DraftKings CEO Jason Robins is not thrilled with the recent edict he and his fellow DFS leaders handed down that prohibits DFS site employees from participating in daily fantasy contests, even if they are not on their home site. He is dealing with it, though, even if it hurts his company.
In a Q&A at the Sports Business Journal’s annual Sports Media & Technology conference last week, Robins discussed how the ban was not something he wanted to do, but he understands that it was something he had to do.
Not only did he simply not want to take a fun source of entertainment away from his staff, but he feels that employees who play daily fantasy sports make for better employees. And those who could be great employees, might not want to work for if they aren’t allowed to participate in DFS.
“Fantasy sports is a passion for a lot of people, myself included. I love it. A lot of the types of people who want to work at a company like DraftKings are people who are really into playing fantasy sports,” Robins said, according to .
“People who are into the product and who are able to know what it’s all about are going to design better products and better experiences for our customers. It’s harder to do when you’re not actually playing around with the product yourself.”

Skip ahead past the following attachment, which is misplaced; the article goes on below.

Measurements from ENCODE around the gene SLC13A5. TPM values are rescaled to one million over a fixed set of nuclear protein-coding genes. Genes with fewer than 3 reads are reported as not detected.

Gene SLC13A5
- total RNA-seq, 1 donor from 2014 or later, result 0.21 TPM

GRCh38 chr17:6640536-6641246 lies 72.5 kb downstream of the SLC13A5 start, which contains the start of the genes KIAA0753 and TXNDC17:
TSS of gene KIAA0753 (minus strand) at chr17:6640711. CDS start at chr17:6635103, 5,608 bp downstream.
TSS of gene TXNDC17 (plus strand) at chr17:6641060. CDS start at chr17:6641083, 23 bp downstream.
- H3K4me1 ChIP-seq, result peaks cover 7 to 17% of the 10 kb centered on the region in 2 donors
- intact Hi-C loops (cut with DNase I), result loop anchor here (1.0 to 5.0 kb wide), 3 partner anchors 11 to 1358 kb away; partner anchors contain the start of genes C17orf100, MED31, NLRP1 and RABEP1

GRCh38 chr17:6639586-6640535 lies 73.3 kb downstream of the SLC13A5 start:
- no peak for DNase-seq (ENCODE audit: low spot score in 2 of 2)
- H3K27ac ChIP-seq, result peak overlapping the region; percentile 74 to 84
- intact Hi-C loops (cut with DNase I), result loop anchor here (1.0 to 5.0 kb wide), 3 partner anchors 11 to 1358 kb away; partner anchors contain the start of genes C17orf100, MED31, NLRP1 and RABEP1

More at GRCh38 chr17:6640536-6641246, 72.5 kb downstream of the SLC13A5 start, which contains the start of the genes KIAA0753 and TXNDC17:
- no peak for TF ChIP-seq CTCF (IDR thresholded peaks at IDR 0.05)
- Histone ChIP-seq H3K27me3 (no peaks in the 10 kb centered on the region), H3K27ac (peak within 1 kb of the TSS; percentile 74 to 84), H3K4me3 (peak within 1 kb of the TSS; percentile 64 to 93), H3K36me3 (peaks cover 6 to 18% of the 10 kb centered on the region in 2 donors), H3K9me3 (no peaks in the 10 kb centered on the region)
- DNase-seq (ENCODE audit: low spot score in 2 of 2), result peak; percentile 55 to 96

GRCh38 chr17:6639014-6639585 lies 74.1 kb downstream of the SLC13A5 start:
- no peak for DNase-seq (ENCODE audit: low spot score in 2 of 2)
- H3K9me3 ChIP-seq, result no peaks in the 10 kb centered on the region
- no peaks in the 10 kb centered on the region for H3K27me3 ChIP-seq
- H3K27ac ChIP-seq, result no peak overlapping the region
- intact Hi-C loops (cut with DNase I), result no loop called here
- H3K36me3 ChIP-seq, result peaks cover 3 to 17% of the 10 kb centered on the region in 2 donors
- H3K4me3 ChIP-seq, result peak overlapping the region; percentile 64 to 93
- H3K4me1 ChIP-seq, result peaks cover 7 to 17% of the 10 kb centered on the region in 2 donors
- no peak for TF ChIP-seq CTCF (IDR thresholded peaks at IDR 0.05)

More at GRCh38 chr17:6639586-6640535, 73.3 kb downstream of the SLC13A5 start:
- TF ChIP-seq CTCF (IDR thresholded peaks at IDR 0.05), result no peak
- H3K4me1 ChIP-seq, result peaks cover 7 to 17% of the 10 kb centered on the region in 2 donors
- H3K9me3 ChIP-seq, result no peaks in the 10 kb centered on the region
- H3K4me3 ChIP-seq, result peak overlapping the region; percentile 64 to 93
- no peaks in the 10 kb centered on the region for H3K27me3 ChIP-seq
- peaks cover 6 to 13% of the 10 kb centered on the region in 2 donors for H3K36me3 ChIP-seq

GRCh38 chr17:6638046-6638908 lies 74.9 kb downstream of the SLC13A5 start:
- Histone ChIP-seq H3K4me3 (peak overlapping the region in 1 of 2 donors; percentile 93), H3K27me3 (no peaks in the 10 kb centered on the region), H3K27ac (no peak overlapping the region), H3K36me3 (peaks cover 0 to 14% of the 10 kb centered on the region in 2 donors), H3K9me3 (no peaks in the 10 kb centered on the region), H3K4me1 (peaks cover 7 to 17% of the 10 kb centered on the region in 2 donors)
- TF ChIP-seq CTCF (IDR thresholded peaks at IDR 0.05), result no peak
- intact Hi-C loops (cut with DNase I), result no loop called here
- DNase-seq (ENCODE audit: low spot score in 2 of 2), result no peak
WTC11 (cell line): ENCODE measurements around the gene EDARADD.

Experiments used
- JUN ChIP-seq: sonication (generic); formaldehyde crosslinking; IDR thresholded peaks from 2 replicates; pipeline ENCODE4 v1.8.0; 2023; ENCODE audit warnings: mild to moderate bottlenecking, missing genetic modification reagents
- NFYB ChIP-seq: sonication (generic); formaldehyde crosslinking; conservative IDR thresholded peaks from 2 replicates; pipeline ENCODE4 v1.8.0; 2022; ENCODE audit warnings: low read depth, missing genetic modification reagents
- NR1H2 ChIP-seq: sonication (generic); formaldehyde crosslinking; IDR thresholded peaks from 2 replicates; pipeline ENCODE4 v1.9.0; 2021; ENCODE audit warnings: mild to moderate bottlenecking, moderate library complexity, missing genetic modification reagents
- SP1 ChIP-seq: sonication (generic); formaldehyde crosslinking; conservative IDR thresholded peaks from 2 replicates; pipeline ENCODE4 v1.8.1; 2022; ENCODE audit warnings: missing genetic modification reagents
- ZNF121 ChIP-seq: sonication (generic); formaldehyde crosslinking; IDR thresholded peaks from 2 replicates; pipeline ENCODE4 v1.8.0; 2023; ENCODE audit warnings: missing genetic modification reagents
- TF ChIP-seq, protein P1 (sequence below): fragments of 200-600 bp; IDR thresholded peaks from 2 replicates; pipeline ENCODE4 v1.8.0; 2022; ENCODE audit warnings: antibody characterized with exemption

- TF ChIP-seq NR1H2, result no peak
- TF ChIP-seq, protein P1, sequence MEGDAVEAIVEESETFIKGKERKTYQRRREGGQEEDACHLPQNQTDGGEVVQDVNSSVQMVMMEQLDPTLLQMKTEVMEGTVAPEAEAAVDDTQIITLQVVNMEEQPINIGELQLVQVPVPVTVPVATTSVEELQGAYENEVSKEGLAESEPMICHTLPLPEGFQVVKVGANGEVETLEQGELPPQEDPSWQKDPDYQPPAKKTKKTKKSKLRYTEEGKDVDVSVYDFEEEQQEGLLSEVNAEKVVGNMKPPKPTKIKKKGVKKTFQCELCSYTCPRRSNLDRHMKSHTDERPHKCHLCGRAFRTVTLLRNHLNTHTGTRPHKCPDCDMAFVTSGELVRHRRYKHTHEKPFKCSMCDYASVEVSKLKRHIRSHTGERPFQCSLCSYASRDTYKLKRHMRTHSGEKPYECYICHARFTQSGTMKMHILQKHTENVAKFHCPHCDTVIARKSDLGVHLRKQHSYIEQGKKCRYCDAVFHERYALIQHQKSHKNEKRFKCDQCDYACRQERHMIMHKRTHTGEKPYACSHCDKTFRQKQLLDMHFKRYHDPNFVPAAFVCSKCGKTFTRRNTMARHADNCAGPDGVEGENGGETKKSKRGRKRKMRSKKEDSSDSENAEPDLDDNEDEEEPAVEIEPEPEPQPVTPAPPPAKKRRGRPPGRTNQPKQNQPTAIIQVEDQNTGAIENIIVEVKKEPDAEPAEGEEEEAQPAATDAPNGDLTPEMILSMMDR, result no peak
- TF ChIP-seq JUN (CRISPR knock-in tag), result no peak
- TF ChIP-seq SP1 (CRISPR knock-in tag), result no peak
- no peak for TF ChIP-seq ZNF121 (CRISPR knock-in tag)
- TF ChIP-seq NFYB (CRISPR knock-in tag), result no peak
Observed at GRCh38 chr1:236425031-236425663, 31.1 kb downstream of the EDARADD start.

While it might not be an ideal solution to the potential problem, Robins said that one thing his company is tinkering with is holding office-wide DFS competitions using the DraftKings site.
They would be private contests for employees only, so there would not be issues with the perception that someone might have information that is not available to the public. Of course, even among friends and colleagues, playing just for pride doesn’t always cut the mustard, so “interesting prizes” will be at stake.
And since the internal contests would use the DraftKings platform, staffers would continue to become intimately familiar with their company’s product.
As has been reported previously, there are some DFS employees for whom daily fantasy is their favorite pastime and even a solid source of income. Robins knows that these people might find it phentermine a struggle to not play because they work for a DFS site and that it is entirely possible that he loses them as employees. He said nobody has left yet, but he understands that it could happen.
He also noted that there were not nearly as many high rollers working for the DFS sites as media reports have made the public think. “As much as the media would have you believe otherwise, it’s not like the people who were playing were raking in a ton of money. It was mostly a hobby and a passion for people. The impact to their compensation overall ito how much money the make is quite minimal,” Robins said.